Indians are extremely fond of bartering and are not behindhand in catching the points of a good bargain. They will sign treaties relinquishing their lands and agree to forsake the burial ground of their forefathers; they will part, for due consideration, with their bow and arrows and their accompanying quiver, handsomely wrought in dressed furs; their lodges even may be purchased at not an unfair valuation, and it is not an unusual thing for a chief or warrior to offer to exchange his wife or daughter for some article which may have taken his fancy. This is no exaggeration; but no Indian of the Plains has ever been known to trade, sell, or barter away his favorite war pony. To the warrior his battle horse is as the apple of his eye. Neither love nor money can induce him to part with it. To see them in battle and to witness how the one almost becomes a part of the other, one might well apply to the warrior the lines-

But this gallant
Had witchcraft in 't; he grew into his seat,
And to such wondrous doing brought his horse,
As he had been encorps'd and demi-natur'd
With the brave beast; so far he passed my thought
That I, in forgery of shapes and tricks,
Come short of what he did.

     The officer in command of the rear guard expressed the opinion that he could resist successfully the attacks of the savages until a little later, when it was seen that the latter were receiving accessions to their strength and were becoming correspondingly bolder and more difficult to repulse, when a second troop of cavalry was brought from the column as a support to the rear guard. These last were ordered to fight on foot, their horses, in charge of every fourth trooper, being led near the train. The men being able to fire so much more accurately when on foot, compelled the Indians to observe greater caution in their manner of attack. Once a warrior was seen to dash out from the rest in the peculiar act of "circling," which was simply to dash along in front of the line of troopers, receiving their fire and firing in return. Suddenly his pony while at full speed was seen to fall to the ground, showing that the aim of at least one of the soldiers had been effective. The warrior was thrown over and beyond the pony's head and his capture by the cavalry seemed a sure and easy matter to be accomplished.

     I saw him fall and called to the officer commanding the troop which had remained mounted to gallop forward and secure the Indian. The troop advanced rapidly, but the comrades of the fallen Indian had also witnessed his mishap and were rushing to his rescue. He was on his feet in a moment, and the next moment another warrior mounted on the fleetest of ponies was at his side, and with one leap the dismounted warrior placed himself astride the pony of his companion; and thus doubly burdened the gallant little steed, with his no less gallant riders, galloped lightly away, with about eighty cavalrymen, mounted on strong domestic horses, in full cry after them.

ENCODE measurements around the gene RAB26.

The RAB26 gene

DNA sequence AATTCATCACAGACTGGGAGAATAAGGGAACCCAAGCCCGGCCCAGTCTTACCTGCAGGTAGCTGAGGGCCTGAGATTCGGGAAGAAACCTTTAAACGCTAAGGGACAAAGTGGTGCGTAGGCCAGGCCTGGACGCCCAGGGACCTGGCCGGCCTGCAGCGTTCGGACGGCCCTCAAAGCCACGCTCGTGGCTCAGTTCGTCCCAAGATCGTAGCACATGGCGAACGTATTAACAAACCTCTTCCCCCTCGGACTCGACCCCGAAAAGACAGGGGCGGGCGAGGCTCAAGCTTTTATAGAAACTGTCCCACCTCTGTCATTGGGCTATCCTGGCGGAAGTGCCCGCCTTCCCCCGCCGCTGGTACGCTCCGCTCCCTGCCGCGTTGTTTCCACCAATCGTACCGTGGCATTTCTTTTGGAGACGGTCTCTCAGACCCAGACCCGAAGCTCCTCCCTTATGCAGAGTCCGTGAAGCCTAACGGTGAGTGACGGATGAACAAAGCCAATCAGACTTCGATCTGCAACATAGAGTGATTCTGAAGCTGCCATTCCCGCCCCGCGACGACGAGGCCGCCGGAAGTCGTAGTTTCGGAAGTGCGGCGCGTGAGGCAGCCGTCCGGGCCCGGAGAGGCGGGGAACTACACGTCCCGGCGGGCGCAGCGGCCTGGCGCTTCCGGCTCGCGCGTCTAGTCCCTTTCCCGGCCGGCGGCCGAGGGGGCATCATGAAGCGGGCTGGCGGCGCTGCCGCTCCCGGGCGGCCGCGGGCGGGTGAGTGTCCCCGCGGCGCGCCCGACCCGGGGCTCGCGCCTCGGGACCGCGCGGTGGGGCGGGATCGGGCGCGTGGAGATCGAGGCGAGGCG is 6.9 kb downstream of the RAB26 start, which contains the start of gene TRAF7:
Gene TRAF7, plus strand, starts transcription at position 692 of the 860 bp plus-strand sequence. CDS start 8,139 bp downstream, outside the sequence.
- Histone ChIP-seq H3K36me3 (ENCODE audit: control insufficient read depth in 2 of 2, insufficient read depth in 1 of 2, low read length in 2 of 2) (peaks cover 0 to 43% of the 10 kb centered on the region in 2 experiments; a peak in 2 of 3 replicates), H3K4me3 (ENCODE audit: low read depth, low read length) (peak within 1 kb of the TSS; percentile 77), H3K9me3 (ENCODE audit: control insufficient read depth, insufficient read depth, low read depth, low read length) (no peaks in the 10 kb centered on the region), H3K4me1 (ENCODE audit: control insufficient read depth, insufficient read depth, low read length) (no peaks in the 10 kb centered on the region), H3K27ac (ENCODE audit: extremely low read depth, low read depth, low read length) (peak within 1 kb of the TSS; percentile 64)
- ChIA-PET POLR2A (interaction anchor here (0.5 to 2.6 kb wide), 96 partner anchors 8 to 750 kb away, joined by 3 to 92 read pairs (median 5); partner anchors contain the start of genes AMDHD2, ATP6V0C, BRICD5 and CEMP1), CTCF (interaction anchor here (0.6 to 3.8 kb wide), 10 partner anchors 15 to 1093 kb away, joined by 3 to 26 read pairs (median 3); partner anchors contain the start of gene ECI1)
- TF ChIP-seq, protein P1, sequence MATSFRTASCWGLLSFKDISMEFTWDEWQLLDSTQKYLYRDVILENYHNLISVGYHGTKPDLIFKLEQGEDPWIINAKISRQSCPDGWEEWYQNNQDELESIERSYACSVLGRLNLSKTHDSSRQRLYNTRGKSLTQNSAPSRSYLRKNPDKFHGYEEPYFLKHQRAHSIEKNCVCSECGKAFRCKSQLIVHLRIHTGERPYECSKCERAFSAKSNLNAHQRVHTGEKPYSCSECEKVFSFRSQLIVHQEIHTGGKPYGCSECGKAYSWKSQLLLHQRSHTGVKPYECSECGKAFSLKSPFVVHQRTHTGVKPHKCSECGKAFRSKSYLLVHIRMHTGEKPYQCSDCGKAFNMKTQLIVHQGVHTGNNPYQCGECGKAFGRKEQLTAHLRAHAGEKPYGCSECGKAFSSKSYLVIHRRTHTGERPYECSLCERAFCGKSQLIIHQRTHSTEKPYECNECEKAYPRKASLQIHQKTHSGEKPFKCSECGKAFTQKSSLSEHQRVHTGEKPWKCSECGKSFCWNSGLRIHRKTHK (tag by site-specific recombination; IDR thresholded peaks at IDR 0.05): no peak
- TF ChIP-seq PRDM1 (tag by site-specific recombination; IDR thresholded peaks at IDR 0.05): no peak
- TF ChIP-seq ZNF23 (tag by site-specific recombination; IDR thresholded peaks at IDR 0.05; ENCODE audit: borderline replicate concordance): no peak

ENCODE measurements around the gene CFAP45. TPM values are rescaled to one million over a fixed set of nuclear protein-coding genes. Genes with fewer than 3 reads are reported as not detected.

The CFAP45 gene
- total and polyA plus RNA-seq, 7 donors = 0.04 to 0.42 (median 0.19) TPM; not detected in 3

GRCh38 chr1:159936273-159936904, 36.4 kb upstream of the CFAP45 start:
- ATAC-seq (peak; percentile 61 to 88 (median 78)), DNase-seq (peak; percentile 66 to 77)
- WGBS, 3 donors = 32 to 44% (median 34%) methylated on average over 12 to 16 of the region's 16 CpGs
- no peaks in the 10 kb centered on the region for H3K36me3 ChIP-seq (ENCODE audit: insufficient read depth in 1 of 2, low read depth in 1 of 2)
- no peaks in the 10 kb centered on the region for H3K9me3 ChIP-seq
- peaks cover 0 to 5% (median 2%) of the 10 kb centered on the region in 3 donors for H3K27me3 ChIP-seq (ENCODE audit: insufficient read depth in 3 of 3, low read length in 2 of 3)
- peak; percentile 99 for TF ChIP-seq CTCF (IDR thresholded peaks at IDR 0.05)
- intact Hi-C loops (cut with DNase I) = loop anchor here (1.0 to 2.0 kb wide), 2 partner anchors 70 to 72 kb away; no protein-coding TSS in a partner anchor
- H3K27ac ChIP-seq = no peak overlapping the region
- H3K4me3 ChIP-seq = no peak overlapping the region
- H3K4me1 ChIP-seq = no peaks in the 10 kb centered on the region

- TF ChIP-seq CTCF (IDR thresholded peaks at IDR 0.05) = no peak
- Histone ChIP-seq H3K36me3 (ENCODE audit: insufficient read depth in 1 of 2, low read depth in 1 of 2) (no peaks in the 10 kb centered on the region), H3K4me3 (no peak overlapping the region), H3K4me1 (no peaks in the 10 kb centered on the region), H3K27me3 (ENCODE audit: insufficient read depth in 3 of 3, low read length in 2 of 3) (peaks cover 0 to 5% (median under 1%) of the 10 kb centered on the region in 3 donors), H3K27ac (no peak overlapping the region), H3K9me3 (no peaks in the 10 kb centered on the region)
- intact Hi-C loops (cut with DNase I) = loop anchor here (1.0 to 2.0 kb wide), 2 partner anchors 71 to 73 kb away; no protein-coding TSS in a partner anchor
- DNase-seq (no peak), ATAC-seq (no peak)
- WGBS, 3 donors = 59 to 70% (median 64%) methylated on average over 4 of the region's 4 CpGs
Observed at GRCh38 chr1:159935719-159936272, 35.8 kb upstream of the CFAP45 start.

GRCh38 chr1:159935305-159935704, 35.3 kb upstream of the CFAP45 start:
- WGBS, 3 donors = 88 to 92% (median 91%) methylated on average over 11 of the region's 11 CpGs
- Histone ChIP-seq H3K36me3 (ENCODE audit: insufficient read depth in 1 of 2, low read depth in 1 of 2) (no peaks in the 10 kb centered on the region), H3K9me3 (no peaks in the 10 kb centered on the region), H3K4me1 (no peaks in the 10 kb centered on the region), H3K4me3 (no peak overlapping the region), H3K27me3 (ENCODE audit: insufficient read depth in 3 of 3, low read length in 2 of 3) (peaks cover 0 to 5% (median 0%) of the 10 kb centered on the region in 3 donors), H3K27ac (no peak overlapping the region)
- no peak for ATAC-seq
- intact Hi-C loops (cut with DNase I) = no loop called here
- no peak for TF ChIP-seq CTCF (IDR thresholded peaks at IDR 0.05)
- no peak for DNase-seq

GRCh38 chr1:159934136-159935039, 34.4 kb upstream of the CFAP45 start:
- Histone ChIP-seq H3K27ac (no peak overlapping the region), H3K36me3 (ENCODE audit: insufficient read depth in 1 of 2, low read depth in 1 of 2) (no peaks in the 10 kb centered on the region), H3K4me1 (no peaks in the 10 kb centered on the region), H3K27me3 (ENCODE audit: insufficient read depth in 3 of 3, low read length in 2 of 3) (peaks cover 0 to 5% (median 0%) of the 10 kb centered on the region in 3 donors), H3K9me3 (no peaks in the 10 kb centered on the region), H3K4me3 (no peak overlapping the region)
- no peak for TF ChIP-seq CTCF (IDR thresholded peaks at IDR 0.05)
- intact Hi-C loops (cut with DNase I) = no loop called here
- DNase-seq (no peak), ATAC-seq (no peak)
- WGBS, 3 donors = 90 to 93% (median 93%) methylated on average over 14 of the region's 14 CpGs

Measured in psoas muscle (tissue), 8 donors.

There is no doubt but that by all the laws of chance the cavalry should have been able to soon overhaul and capture the Indians in so unequal a race; but whether from lack of zeal on the part of the officer commanding the pursuit or from the confusion created by the diversion attempted by the remaining Indians, the pony, doubly weighted as he was, distanced his pursuers and landed his burden in a place of safety. Although chagrined at the failure of the pursuing party to accomplish the capture of the Indians I could not wholly suppress a feeling of satisfaction, if not gladness, that for once the Indian had eluded the white man. I need not add that any temporary tenderness of feeling toward the two Indians was prompted by their individual daring and the heroic display of comradeship in the successful attempt to render assistance to a friend in need.

     Without being able to delay our march, yet it required the combined strength and resistance of two full troops of cavalry to defend the train from the vigorous and dashing attacks of the Indians. At last, finding that the command was not to be diverted from its purpose or hindered in completing its regular march, the Indians withdrew, leaving us to proceed unmolested. These contests with the Indians, while apparently yielding the troops no decided advantage, were of the greatest value in view of future and more extensive operations against the savages. Many of the men and horses were far from being familiar with actual warfare, particularly of this irregular character. Some of the troopers were quite inexperienced as horsemen and still more inexpert in the use of their weapons, as their inaccuracy of fire when attempting to bring down an Indian within easy range clearly proved. Their experience, resulting from these daily contests with the red men, was to prove of incalculable benefit and fit them for the duties of the coming campaign.